for the first time since
Copenhagen, the
majority of respondents
express dissatisfaction with the
COP outcome
All rights reserved © 2012 Thomson Reuters Point Carbon
31
March 2013
Even as most respondents believe
a national ETS will eventually
be in place in China, we believe
the reliability of reported data,
verification and enforcement
are still the main challenges to
overcome before China can have a
transparent and liquid market.
6. INTERNATIONAL
NEGOTIATIONS
The key achievement of last year’s
COP in Doha was the decision to
extend the Kyoto Protocol in the
form of a second commitment
period from 2013 to 2020. Parties
in Doha also set the stage for future
negotiations towards a global post-
2020 climate regime, by agreeing
on a timetable towards 2015, the
deadline for reaching a global deal
set.
Since 2009, we have asked carbon
market participants and observers
about their level of satisfaction
with each annual COP. This has
allowed us to build a time series of
satisfaction levels (Figure 51).
This year, the majority of
respondents, or 60 percent, is
dissatisfied with the outcome
of Doha’s COP. The level of
dissatisfaction has increased
significantly since negotiators
gathered in Durban, by 13
percentage points. Similarly,
the level of satisfaction with
the multilateral climate change
negotiations has fallen by 8
percentage points to 13 percent.
In Durban, negotiators agreed to
put in place by 2015 a “protocol,
another legal instrument or an
agreed outcome with legal force
under the Convention applicable
to all Parties”. This framework
would then be implemented after
2020. The Doha climate summit
elaborated a timeline for reaching
Figure 53: “How likely do you think it is that the new global
agreement (for post-2020) will be decided in 2015?”
Asked to all survey respondents. N=1738
this deal. Parties agreed that a
draft text for the 2020 agreement
should be ready by May 2015 for
final adoption by the 2015 COP
(in Paris). How has this impacted
our respondent’s expectations for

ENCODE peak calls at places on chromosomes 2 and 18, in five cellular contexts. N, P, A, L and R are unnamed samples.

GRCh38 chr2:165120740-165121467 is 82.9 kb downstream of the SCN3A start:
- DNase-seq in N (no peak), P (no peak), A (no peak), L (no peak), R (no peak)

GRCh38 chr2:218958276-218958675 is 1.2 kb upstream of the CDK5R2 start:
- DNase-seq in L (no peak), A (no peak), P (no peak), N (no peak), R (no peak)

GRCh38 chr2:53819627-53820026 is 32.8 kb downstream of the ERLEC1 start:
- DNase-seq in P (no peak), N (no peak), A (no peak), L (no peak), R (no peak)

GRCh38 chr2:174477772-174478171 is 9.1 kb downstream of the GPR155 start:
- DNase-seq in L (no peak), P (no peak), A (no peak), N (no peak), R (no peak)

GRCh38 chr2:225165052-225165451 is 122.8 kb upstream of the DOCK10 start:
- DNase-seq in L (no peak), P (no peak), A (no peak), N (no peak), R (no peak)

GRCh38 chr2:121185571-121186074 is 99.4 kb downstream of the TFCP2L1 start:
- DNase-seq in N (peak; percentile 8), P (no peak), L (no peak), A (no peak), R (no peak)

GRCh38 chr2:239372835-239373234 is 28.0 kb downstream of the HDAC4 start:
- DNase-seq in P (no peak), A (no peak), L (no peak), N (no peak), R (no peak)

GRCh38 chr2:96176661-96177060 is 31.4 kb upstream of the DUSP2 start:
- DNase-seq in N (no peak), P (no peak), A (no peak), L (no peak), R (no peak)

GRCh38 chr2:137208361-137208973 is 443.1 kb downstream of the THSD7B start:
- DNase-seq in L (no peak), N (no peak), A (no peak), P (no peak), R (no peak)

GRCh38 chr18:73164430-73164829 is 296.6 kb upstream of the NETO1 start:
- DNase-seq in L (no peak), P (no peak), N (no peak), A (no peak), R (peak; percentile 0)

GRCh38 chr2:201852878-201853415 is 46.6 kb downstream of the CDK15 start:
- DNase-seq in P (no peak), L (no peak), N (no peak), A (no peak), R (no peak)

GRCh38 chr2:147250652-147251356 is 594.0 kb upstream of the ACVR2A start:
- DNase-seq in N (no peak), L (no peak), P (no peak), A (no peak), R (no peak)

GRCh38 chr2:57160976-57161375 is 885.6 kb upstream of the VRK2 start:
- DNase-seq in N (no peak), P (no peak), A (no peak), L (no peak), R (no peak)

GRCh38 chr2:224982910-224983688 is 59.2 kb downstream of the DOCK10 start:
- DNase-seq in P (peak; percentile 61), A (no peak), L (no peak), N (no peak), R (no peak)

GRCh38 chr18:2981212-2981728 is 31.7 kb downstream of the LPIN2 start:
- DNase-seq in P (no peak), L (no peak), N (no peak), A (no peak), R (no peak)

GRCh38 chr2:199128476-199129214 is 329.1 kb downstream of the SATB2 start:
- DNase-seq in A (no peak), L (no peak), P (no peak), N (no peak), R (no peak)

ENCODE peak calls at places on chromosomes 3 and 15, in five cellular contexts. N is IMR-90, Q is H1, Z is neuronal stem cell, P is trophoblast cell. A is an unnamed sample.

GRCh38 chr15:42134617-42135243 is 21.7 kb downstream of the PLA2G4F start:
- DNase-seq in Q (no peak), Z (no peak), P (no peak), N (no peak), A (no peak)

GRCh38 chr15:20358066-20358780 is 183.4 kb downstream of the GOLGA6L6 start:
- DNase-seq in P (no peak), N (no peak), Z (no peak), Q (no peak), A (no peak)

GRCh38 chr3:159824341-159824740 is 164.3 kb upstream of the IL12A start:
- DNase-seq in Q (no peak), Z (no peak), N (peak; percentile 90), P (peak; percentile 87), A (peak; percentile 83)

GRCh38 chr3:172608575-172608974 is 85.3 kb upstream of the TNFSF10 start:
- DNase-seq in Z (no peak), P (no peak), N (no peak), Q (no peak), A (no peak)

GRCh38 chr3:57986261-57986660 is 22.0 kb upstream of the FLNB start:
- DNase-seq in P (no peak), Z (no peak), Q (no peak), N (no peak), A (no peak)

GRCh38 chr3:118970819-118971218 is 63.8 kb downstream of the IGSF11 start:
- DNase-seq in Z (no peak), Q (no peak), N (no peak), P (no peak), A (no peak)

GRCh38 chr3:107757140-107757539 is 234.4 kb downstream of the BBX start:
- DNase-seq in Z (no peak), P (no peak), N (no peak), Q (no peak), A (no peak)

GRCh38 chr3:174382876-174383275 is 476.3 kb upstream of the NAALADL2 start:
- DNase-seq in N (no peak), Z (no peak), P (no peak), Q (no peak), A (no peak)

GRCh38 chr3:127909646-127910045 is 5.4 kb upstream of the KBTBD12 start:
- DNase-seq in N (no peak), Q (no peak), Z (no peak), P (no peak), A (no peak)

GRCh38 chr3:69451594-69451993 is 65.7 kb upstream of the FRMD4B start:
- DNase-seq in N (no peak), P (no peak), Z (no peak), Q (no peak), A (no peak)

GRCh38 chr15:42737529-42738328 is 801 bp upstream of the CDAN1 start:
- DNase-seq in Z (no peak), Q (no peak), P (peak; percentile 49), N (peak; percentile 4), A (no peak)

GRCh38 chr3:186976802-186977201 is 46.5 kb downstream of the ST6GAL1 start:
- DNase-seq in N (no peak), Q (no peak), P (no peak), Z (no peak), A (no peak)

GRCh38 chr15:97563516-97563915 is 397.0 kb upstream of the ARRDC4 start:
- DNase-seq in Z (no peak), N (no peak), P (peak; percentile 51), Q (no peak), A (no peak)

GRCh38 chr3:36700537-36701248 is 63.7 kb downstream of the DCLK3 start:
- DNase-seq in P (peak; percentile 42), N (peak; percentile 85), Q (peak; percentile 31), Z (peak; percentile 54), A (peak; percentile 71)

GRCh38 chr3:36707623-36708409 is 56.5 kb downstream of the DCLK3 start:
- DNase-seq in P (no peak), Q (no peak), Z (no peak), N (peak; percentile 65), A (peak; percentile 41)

a global policy framework post-
2020?
Around one quarter of respondents,
or 27 percent, continues to expect
an international deal on a globally
binding emission reduction
scheme. This group has shrunk
since the Durban climate summit,
when 34 percent believed a global
deal would emerge. Meanwhile,
the share of participants who do
not anticipate a global framework
has edged up to 22 percent, from
18 percent previously. The largest
portion of respondents, or around
39 percent, expects a pledge-
and-review system covering major
emitters, which would represent
a continuation to the current
framework.
Looking at the likely timeline for a
global binding framework, almost
half of respondents, or 46 percent,
believe that the UNFCCC will fail to
reach an agreement by 2015. Only
12 percent of respondents expect
the agreement to be sealed by the
meeting in Paris. Some 35 percent
see an equal probability whether
the deadline will be met or not.
Our respondent’s cautious outlook
reflects the very challenging
timeline facing UNFCCC parties.
The agreement to extend the Kyoto
Protocol, a comparatively simpler
task, took seven years. Some
respondents commented that a
vague overall framework may be
agreed in 2015, but that details and
even commitments will be added
later.
Until such a deal emerges, our
respondents suggest a pledge-and-
Source: Thomson Reuters Point Carbon
All rights reserved © 2013 Thomson Reuters Point Carbon
32
Carbon 2013
Figure 54: ETSs around the world - Asia steps up
“Which of the countries below will have mandatory cap-and-trade at the national level in 2017?” N=1606
Figure 55: New crediting mechanisms - new opportunities?
“Do you think the following types of credits will become tradable in the coming years?” N=1694
44%
37%
34%
26% 25% 24%
17% 16% 15%
11% 9% 7%
38%
33%
37%
27% 29%
23%
17%
12% 12% 11%
8% 9%
0%
5%
10%
15%
20%
25%
30%
35%
40%
45%
50%
2012
2013
Source: Thomson Reuters Point Carbon
Source: Thomson Reuters Point Carbon
18% 20%
36% 31%
44% 49%
38% 40%
14%
17% 11% 14%
23% 14% 16% 16%
0%
20%
40%
60%
80%
100%
NAMA credits New market
mechanism
credits
Bilateral credits REDD credits
No
Yes, by 2030
Yes, by 2020
Yes, by 2016
All rights reserved © 2012 Thomson Reuters Point Carbon
33
March 2013
review system will likely continue
to govern the world’s mitigation
efforts. Nations will set their
own emission reduction targets